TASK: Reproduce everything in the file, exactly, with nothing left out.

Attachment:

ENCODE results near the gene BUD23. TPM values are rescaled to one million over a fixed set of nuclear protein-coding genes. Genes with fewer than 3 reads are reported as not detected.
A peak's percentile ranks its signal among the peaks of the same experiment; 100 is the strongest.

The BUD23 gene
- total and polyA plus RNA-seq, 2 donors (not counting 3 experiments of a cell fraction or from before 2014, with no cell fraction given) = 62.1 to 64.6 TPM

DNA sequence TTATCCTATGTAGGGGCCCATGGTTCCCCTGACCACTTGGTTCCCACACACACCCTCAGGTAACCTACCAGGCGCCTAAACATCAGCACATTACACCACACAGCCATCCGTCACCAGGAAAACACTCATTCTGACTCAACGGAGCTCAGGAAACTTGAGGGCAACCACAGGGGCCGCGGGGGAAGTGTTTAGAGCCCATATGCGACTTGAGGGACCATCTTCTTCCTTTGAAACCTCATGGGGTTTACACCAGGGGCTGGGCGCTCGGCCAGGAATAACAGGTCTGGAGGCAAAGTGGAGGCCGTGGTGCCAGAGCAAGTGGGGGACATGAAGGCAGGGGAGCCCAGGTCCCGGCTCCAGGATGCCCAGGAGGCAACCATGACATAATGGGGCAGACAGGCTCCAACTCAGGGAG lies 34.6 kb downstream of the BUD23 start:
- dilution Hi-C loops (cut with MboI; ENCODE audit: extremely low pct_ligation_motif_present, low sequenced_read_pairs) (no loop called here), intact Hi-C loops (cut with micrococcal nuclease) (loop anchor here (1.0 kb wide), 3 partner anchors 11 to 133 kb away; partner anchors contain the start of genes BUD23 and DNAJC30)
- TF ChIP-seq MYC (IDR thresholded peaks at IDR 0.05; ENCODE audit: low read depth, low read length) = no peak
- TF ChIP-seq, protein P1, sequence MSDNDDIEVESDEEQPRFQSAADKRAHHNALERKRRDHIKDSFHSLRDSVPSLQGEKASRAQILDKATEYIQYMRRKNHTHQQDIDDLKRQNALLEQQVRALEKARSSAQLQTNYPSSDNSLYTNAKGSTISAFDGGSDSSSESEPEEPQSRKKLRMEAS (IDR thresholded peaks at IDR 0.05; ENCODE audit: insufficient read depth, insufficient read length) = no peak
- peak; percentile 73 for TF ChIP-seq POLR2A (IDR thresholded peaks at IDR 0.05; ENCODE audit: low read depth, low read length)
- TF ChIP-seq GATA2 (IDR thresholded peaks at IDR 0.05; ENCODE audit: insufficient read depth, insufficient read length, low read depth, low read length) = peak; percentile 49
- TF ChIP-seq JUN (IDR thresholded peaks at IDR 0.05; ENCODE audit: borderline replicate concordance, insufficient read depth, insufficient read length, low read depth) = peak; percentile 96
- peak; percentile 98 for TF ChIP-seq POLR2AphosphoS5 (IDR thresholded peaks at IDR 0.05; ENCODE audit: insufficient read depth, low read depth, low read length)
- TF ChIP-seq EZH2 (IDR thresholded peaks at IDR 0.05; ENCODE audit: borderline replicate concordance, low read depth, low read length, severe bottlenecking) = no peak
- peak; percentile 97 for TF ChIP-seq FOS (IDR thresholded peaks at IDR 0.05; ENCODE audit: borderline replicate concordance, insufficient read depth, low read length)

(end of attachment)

ENCODE results near the gene BUD23. TPM values are rescaled to one million over a fixed set of nuclear protein-coding genes. Genes with fewer than 3 reads are reported as not detected.
A peak's percentile ranks its signal among the peaks of the same experiment; 100 is the strongest.

The BUD23 gene
- total and polyA plus RNA-seq, 2 donors (not counting 3 experiments of a cell fraction or from before 2014, with no cell fraction given) = 62.1 to 64.6 TPM

DNA sequence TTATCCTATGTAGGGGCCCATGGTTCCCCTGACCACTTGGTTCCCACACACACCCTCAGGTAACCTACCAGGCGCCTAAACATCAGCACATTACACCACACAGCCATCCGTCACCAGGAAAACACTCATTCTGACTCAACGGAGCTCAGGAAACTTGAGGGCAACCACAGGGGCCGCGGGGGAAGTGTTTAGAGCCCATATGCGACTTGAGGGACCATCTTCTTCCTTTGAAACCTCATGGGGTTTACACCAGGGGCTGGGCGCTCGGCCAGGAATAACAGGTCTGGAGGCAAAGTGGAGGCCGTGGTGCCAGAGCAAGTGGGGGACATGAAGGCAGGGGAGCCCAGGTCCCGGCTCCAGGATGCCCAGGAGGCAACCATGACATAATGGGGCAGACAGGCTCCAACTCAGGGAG lies 34.6 kb downstream of the BUD23 start:
- dilution Hi-C loops (cut with MboI; ENCODE audit: extremely low pct_ligation_motif_present, low sequenced_read_pairs) (no loop called here), intact Hi-C loops (cut with micrococcal nuclease) (loop anchor here (1.0 kb wide), 3 partner anchors 11 to 133 kb away; partner anchors contain the start of genes BUD23 and DNAJC30)
- TF ChIP-seq MYC (IDR thresholded peaks at IDR 0.05; ENCODE audit: low read depth, low read length) = no peak
- TF ChIP-seq, protein P1, sequence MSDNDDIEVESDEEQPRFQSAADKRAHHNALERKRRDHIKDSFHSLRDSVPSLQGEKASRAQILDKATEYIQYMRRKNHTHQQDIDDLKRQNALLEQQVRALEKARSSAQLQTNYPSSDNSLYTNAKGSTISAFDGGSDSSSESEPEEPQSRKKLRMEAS (IDR thresholded peaks at IDR 0.05; ENCODE audit: insufficient read depth, insufficient read length) = no peak
- peak; percentile 73 for TF ChIP-seq POLR2A (IDR thresholded peaks at IDR 0.05; ENCODE audit: low read depth, low read length)
- TF ChIP-seq GATA2 (IDR thresholded peaks at IDR 0.05; ENCODE audit: insufficient read depth, insufficient read length, low read depth, low read length) = peak; percentile 49
- TF ChIP-seq JUN (IDR thresholded peaks at IDR 0.05; ENCODE audit: borderline replicate concordance, insufficient read depth, insufficient read length, low read depth) = peak; percentile 96
- peak; percentile 98 for TF ChIP-seq POLR2AphosphoS5 (IDR thresholded peaks at IDR 0.05; ENCODE audit: insufficient read depth, low read depth, low read length)
- TF ChIP-seq EZH2 (IDR thresholded peaks at IDR 0.05; ENCODE audit: borderline replicate concordance, low read depth, low read length, severe bottlenecking) = no peak
- peak; percentile 97 for TF ChIP-seq FOS (IDR thresholded peaks at IDR 0.05; ENCODE audit: borderline replicate concordance, insufficient read depth, low read length)